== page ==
Surf photography, like any other action is all about movement. It’s a racing barrel, swooping carve or flying air. But while we’re constantly trying to freeze a single moment in time within one frame on our cameras, we’re often missing out on the great opportunity to actually capture some more of the movement other than just 1/1000 of a second of it. The speed blur allows us this opportunity, and opens up a whole new window of possibilities and creative leeway.
So how do we capture an epic speed blur? The following is a list of tips and key points to remember when branching out from the standard shoot and freeze. A huge thank you to Lance Slabbert for his experienced input below:
Photo by Hugh-Daniel Grobler/Shot Bru.co.za
1 – Your best friend and probably the single most important thing is a smooth, fluid head tripod – don’t even bother with an average, sticky head. You need to be able to pan as smoothly as possible to avoid any unwanted movement which will be captured with any long exposure. Also forget about extending the centre shaft of the tripod. This will just relate to too much ‘play’ on the lens and camera.
2 – Horizons are crucial, so is balancing the lens nicely. If you can’t set the head with a built-in spirit level or if it’s not self-levelling, you’re going to need to adjust the camera as you pan and that will require the lens collar to be unlocked and the lens moving freely in the collar. If you don’t have a self-levelling head you’re going to need to set the levels manual, and fiddle around with leg heights. Start with the lens at the takeoff spot and pan around to where the wave ends. See what the difference is and slowly reduce this difference to where the horizon shifts the least. This is a trial and error process, not ideal, but it’ll work fairly well.
3 – Before you start shooting practice your panning range in case you might need to adjust your ‘footwork’ – how you stand and where you stand for the pan to be smooth without falling over or being uncomfortable or pulling the lens off the horizontal plane.
4 – Obviously have the IS settings on! Depending on your camera and lens there are specific Image Stabilising settings for panning.
5 – For those starting out I would suggest shooting on TV (Shutter Speed Priority) but for those comfortable with their camera I would suggest shooting manual and making notes – either voice recorder on your camera or cellphone or old school pen and paper. Start at 1/125th sec and work down from there in 1/3rd stop increments. One wave at a time, all the way down to maybe 1 sec – depending on what sort of an effect you’re after. You could even start at 1/400th for a very slight and sometimes unnoticeable effect and then work down from there. From experience I can say that some shutter speeds work really well, and others not at all, but I’ll let you figure that out.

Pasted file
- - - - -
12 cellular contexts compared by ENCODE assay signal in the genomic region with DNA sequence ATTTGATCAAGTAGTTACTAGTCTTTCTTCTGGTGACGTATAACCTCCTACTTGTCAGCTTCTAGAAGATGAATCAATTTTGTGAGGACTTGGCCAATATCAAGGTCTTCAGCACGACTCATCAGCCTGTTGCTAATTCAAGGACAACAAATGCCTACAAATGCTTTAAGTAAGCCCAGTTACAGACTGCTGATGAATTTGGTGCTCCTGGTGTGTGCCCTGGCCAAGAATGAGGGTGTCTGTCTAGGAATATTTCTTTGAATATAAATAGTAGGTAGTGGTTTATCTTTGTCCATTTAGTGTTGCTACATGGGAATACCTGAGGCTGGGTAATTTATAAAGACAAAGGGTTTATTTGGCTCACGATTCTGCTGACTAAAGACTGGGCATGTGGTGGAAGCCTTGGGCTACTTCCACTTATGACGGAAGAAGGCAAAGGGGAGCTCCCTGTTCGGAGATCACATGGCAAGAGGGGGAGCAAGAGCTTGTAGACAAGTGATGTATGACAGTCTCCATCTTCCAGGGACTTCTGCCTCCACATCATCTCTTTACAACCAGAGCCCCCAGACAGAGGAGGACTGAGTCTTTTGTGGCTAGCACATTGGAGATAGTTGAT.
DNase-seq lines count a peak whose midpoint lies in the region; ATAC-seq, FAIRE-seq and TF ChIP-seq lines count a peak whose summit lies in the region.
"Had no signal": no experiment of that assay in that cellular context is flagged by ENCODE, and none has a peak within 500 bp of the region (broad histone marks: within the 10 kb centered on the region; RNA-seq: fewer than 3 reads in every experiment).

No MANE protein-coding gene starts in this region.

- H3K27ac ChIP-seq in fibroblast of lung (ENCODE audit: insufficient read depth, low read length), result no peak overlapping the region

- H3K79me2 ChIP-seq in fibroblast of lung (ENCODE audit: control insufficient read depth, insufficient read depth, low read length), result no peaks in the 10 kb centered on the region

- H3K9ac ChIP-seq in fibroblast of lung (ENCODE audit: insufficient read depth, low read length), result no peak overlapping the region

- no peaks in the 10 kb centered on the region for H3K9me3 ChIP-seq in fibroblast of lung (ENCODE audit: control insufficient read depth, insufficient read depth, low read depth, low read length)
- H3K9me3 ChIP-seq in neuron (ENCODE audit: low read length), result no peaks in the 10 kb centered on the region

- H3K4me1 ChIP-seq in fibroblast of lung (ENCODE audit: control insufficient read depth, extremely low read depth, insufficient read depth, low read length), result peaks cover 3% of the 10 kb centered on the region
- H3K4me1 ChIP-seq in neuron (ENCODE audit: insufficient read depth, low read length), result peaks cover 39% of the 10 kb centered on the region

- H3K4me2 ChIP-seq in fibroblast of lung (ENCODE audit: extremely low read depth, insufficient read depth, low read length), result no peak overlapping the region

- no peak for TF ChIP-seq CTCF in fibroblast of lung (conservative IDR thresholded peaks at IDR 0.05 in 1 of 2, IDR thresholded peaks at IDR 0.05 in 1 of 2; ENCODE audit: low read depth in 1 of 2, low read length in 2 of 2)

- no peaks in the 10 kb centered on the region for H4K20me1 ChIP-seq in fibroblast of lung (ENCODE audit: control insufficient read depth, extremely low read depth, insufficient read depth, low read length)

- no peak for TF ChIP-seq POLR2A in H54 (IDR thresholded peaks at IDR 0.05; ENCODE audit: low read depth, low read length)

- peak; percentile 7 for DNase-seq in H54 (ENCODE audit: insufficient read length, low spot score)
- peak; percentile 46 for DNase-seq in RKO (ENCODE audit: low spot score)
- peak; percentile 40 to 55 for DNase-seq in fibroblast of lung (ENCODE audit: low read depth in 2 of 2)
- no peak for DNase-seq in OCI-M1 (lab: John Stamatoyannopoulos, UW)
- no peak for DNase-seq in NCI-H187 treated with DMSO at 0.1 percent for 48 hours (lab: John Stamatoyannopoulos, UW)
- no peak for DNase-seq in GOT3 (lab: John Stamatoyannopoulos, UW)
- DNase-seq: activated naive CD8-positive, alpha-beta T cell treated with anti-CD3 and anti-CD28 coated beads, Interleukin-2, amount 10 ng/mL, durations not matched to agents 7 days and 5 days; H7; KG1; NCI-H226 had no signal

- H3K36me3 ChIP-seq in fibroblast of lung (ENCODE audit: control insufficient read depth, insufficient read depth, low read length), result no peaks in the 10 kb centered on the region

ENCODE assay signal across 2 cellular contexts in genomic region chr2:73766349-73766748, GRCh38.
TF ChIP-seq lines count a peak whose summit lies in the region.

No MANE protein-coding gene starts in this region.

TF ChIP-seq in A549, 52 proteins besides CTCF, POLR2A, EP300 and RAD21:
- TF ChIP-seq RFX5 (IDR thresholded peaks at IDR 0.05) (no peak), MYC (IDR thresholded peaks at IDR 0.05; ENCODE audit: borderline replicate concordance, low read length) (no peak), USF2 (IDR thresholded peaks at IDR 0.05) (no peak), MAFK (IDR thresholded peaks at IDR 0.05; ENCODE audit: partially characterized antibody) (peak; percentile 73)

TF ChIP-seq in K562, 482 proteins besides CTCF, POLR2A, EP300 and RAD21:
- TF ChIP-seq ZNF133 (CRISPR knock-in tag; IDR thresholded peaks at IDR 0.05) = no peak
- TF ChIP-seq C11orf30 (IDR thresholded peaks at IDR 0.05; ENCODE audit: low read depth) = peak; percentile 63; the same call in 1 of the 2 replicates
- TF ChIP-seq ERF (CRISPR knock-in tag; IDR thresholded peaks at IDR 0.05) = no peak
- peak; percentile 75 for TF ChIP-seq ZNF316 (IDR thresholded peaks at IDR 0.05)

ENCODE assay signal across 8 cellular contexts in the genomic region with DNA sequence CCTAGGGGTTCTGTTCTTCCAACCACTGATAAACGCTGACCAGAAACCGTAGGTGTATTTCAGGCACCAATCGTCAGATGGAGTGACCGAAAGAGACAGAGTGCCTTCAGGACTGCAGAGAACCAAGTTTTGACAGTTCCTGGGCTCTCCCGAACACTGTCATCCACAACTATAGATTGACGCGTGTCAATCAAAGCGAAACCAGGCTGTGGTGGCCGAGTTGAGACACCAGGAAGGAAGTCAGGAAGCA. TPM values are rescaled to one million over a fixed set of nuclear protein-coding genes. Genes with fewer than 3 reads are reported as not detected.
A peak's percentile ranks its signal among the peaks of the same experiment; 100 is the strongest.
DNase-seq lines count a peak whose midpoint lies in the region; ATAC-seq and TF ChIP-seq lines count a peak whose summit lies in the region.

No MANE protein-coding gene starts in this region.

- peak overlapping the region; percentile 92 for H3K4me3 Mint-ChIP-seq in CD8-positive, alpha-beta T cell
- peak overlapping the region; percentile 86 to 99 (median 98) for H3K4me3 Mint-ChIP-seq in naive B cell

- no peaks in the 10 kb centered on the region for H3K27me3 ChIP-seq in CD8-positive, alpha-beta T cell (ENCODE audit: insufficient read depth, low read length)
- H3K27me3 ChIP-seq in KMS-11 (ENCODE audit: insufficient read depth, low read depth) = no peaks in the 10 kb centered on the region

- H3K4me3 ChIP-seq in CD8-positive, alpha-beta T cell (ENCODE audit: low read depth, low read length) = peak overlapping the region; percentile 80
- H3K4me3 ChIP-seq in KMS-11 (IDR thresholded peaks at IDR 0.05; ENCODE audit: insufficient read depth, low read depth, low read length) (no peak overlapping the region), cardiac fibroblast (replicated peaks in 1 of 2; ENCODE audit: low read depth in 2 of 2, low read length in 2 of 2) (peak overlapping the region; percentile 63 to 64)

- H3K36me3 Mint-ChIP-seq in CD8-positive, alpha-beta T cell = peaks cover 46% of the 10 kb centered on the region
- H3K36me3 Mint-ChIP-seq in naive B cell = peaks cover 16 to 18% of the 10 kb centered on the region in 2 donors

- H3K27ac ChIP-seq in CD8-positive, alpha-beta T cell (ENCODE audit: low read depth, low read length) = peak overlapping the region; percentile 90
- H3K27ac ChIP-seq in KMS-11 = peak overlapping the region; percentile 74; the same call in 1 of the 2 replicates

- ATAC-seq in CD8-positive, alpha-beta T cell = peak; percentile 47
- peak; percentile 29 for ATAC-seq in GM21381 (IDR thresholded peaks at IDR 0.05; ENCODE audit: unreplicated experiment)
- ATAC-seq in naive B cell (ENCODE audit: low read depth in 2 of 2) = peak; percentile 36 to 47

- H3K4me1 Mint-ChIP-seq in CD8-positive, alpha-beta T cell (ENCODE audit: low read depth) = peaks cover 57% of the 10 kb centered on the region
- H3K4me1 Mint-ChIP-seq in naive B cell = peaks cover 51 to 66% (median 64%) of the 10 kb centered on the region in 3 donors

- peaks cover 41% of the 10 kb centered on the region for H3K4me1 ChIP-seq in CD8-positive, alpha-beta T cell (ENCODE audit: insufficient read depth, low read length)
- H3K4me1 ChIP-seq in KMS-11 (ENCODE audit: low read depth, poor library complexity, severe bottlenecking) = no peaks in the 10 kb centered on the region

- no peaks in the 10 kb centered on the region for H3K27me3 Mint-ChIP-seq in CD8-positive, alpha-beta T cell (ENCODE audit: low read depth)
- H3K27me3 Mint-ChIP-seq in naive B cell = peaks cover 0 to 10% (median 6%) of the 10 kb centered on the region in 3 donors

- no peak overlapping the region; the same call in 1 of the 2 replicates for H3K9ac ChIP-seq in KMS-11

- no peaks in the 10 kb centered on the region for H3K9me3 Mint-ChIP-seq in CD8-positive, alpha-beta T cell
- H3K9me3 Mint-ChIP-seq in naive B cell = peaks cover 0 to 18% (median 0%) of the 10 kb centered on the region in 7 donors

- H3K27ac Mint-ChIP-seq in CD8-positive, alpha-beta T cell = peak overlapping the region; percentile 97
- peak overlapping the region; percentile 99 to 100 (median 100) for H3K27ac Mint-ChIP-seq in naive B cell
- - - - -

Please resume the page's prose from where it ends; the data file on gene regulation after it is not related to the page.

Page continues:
6 – Notes are crucial so you can refer to them later – oh wait, it’s all in the metadata. But making notes is still a good idea because you are ‘engaging’ in the process.
7 – Start tracking the subject before takeoff – on paddle in, and pan with the subject, keeping him / her in the same place in the frame at all times (as best as possible) – this will allow the non moving aspects of the image to remain non moving. Better described as being ‘in register’ or ‘registered’, whilst the moving aspects, the blurred part, will be, well, blurred. Which is what you want. Moving faster or slower than the subject will break the image down to mud as the out of register aspects grow, and as the shutter speed drops. There might well be some great images achieved when panning faster or slower than the subject, it just depends on what one is trying to achieve and how far one wants to deconstruct the image. This will become evident through the process though.
8 – Shooting straight on and level with the wave works best, but one has to explore all the options for oneself to find out what works and what doesn’t.
9 – Waves that run off smoothly from L-R or R-L in front of you like JBay seem to work better than waves that come towards you, but again, one should experiment with all kinds and types.
10 – In the end there are no rules – these are just suggestions gained from trial and error and experience. The best images are the ones that break the rules in a unique way and create something new.
11 – Practice!!!!!!!!
12 – Once you’ve mastered the land based aspects of speed blurs I encourage you to take it further and into the water.